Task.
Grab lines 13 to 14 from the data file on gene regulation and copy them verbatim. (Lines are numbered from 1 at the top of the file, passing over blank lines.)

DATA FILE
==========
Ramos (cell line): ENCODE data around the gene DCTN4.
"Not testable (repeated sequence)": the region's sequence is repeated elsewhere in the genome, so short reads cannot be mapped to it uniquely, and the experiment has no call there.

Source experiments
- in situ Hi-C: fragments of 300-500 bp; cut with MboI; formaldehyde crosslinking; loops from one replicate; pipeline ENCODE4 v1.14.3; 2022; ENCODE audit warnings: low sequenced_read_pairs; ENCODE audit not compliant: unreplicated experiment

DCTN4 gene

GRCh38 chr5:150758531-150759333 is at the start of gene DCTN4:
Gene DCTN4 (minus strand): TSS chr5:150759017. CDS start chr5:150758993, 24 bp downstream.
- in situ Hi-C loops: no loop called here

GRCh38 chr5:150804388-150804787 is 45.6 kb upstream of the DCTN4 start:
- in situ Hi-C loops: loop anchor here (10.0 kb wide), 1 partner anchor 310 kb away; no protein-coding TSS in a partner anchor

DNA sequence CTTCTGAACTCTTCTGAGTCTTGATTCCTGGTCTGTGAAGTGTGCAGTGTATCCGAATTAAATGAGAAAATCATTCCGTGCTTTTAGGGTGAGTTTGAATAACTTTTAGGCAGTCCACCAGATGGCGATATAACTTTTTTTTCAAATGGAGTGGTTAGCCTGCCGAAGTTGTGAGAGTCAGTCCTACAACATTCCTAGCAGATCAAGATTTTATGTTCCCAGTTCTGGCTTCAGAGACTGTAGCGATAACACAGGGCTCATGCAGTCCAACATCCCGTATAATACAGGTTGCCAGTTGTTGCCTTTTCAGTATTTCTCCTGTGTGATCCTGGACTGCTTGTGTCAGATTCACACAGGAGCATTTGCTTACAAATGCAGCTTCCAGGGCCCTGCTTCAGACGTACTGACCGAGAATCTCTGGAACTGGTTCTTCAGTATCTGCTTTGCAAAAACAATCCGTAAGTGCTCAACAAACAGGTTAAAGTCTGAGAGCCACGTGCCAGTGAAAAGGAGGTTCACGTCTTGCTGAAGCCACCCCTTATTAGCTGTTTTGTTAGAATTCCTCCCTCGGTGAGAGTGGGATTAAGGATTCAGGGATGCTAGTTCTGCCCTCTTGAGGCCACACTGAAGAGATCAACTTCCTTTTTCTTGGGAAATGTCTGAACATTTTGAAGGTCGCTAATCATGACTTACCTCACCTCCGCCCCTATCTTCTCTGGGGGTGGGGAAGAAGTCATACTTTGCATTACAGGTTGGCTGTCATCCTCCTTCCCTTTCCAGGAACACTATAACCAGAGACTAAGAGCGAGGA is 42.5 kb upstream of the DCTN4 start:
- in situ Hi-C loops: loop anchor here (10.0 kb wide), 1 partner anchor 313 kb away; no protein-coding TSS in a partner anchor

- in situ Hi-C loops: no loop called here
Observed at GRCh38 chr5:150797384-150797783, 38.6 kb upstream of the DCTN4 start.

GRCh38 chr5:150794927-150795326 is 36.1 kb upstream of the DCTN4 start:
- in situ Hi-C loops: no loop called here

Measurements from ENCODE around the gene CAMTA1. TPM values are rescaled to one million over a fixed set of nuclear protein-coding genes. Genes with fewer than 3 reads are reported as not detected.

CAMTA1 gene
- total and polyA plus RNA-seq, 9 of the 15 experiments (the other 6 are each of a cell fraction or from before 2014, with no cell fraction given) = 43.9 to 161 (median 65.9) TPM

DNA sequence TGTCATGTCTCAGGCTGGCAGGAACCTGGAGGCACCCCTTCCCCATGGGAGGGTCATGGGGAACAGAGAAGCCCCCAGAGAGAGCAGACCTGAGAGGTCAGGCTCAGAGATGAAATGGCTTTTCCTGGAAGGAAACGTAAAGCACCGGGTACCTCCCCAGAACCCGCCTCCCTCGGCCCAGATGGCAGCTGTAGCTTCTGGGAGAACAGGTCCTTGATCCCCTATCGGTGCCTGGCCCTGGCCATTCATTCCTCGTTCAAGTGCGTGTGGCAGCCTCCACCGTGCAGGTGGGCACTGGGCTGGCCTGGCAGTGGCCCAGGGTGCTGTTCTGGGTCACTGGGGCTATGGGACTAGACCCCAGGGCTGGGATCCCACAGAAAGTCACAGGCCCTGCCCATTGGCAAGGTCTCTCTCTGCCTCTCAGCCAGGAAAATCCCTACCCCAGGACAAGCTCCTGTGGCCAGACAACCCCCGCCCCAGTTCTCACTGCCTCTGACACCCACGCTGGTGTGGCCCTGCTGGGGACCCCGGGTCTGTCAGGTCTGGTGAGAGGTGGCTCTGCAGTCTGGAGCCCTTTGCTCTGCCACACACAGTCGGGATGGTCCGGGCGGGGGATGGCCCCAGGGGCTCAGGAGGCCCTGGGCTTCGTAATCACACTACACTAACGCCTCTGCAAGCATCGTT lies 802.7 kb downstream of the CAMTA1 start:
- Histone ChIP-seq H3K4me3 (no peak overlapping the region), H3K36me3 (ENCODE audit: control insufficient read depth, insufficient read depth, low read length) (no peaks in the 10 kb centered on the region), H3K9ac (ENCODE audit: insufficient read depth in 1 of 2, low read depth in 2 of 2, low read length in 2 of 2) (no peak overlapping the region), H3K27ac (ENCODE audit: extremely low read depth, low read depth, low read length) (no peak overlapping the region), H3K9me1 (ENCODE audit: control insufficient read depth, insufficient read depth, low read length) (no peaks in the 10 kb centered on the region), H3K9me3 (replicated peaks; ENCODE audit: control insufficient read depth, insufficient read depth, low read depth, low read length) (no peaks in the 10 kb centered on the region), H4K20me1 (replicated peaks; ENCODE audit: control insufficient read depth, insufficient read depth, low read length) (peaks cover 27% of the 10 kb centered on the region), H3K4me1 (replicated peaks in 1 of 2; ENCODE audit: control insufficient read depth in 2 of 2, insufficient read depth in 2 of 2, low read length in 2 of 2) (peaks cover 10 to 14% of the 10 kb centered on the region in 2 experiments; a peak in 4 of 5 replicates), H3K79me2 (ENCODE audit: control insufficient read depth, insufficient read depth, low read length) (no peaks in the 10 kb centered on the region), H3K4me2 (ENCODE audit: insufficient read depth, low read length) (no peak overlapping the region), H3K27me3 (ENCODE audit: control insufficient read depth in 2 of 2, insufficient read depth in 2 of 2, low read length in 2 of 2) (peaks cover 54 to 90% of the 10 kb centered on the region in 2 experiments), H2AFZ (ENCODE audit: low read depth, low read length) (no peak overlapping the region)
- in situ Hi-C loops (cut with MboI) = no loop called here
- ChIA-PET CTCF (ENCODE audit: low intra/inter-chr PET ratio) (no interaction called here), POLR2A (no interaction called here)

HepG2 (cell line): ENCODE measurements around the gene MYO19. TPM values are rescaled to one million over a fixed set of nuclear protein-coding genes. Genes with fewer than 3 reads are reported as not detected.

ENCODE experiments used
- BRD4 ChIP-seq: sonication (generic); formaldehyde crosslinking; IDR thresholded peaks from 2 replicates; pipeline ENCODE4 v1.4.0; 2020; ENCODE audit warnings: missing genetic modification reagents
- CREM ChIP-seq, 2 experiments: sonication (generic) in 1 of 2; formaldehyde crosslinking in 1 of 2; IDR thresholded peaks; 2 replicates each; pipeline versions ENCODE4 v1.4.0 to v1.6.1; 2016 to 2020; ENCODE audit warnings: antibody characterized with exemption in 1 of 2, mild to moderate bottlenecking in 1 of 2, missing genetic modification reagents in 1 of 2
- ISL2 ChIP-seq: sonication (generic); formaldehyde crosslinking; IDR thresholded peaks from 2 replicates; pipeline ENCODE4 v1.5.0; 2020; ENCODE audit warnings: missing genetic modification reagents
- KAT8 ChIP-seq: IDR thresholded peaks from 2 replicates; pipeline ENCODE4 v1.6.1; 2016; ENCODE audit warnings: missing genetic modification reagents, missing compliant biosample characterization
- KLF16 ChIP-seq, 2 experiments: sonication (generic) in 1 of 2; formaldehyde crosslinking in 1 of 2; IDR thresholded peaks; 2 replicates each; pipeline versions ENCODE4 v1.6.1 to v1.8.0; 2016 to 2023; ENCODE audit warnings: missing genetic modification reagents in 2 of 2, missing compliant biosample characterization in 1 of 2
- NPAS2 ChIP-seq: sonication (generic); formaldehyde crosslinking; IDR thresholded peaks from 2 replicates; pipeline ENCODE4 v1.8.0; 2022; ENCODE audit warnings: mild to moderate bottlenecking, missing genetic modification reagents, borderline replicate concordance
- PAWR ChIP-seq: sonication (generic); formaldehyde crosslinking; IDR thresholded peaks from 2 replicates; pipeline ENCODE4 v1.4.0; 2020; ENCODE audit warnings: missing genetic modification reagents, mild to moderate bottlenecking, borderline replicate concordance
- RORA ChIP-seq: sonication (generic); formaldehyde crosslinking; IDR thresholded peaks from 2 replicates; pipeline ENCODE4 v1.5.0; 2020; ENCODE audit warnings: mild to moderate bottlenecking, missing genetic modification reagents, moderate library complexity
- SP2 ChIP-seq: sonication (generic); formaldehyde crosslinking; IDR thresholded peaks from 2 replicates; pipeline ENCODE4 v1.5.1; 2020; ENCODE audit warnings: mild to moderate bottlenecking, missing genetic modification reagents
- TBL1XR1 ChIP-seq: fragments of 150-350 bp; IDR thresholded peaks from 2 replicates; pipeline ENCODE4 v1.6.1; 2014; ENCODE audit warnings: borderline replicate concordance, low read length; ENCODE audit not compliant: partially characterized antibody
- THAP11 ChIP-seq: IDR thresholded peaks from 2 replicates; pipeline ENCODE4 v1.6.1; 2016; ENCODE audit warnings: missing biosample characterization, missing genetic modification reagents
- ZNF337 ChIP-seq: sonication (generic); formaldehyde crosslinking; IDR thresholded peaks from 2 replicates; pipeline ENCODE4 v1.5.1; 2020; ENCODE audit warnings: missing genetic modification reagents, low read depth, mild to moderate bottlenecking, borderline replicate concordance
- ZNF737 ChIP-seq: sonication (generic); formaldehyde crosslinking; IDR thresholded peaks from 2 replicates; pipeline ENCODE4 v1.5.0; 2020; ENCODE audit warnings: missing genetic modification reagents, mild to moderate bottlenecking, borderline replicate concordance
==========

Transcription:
- in situ Hi-C loops: no loop called here
Observed at GRCh38 chr5:150797384-150797783, 38.6 kb upstream of the DCTN4 start.